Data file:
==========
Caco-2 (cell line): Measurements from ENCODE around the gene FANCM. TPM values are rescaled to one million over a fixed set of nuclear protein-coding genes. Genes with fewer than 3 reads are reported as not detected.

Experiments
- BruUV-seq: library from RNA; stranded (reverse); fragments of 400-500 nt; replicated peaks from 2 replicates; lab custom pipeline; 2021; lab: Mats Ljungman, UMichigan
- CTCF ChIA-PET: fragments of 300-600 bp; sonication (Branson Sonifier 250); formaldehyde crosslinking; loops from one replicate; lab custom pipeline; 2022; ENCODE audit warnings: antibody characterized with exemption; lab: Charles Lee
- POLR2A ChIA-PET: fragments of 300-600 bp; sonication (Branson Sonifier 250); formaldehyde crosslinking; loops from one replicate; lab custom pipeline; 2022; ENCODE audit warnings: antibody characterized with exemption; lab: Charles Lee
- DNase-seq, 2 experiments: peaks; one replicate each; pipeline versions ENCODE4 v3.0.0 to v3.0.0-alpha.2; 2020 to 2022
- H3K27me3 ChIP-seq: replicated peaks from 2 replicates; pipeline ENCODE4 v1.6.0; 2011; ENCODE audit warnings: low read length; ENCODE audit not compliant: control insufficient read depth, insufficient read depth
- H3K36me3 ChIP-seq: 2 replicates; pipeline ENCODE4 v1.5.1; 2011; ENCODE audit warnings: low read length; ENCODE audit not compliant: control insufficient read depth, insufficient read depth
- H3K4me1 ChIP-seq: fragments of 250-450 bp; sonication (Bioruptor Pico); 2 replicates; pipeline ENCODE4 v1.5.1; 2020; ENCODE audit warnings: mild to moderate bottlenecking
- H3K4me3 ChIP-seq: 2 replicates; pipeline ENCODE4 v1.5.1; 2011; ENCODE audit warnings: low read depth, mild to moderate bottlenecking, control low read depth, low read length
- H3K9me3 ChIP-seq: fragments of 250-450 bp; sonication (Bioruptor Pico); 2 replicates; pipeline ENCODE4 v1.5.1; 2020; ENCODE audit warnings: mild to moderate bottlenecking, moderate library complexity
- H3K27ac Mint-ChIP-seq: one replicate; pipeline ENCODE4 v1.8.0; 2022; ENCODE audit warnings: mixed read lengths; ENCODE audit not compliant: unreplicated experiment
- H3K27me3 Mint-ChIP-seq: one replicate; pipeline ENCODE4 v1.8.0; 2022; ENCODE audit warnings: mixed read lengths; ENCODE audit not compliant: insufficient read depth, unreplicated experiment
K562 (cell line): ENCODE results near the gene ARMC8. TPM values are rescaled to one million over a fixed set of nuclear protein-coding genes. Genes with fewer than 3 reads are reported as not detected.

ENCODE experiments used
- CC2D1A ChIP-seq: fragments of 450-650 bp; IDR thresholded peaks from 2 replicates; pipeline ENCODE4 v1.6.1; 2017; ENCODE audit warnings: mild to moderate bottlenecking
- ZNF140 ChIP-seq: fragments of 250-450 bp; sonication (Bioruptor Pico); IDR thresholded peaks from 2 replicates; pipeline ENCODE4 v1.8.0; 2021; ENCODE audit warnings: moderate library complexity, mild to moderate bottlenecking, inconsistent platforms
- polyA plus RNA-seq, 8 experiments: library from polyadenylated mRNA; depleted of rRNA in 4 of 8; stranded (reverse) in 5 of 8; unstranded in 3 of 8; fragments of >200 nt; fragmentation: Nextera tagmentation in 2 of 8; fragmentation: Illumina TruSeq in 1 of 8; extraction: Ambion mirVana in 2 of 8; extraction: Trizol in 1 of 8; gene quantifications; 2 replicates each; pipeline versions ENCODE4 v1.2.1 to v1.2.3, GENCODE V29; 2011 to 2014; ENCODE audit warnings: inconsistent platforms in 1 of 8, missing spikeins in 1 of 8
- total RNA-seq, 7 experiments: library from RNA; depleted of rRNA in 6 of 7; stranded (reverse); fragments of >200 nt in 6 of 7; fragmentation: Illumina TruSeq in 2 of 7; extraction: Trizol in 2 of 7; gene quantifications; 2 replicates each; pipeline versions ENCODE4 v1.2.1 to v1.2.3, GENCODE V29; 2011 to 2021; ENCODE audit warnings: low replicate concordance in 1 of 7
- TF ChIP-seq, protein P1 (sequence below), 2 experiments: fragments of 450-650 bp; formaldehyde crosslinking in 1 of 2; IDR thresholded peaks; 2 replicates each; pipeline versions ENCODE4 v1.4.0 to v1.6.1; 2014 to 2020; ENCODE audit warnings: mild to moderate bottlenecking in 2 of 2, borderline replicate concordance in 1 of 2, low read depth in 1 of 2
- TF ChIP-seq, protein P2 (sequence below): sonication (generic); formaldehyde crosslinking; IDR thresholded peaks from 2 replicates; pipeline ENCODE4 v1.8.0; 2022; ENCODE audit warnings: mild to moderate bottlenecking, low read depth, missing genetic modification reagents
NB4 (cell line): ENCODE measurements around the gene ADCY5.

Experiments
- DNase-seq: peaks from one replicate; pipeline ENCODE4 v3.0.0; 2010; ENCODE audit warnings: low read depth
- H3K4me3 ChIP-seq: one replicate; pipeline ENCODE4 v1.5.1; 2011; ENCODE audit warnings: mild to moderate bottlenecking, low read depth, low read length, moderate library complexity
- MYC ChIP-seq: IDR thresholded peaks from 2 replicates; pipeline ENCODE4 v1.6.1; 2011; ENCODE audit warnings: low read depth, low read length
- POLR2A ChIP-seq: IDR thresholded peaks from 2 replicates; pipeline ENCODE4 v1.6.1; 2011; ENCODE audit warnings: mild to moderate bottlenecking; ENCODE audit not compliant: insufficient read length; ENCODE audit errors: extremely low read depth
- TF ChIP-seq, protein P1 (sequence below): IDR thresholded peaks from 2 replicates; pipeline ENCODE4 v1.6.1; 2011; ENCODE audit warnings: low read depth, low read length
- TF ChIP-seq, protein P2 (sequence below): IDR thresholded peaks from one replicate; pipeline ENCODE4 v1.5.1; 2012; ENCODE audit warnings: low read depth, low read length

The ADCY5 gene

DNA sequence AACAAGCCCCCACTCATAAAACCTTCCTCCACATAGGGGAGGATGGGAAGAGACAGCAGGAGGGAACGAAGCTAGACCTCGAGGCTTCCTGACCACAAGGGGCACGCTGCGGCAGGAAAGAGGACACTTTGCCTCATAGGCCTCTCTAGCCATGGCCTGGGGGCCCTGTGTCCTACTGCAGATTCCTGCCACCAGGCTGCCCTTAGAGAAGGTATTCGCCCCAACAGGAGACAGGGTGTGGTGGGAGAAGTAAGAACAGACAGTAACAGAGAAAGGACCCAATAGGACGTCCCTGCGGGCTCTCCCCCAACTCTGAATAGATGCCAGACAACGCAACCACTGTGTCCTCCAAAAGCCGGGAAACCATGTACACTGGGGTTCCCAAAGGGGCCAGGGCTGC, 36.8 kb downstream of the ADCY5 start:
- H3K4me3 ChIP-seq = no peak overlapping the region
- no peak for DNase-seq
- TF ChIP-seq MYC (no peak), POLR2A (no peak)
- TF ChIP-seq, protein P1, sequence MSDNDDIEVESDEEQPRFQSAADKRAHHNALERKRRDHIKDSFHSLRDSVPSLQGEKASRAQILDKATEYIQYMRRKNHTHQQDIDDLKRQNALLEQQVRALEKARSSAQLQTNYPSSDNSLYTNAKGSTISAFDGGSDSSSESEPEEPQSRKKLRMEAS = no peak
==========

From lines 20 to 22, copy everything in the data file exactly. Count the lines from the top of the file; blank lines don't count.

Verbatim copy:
- TF ChIP-seq, protein P1 (sequence below), 2 experiments: fragments of 450-650 bp; formaldehyde crosslinking in 1 of 2; IDR thresholded peaks; 2 replicates each; pipeline versions ENCODE4 v1.4.0 to v1.6.1; 2014 to 2020; ENCODE audit warnings: mild to moderate bottlenecking in 2 of 2, borderline replicate concordance in 1 of 2, low read depth in 1 of 2
- TF ChIP-seq, protein P2 (sequence below): sonication (generic); formaldehyde crosslinking; IDR thresholded peaks from 2 replicates; pipeline ENCODE4 v1.8.0; 2022; ENCODE audit warnings: mild to moderate bottlenecking, low read depth, missing genetic modification reagents
NB4 (cell line): ENCODE measurements around the gene ADCY5.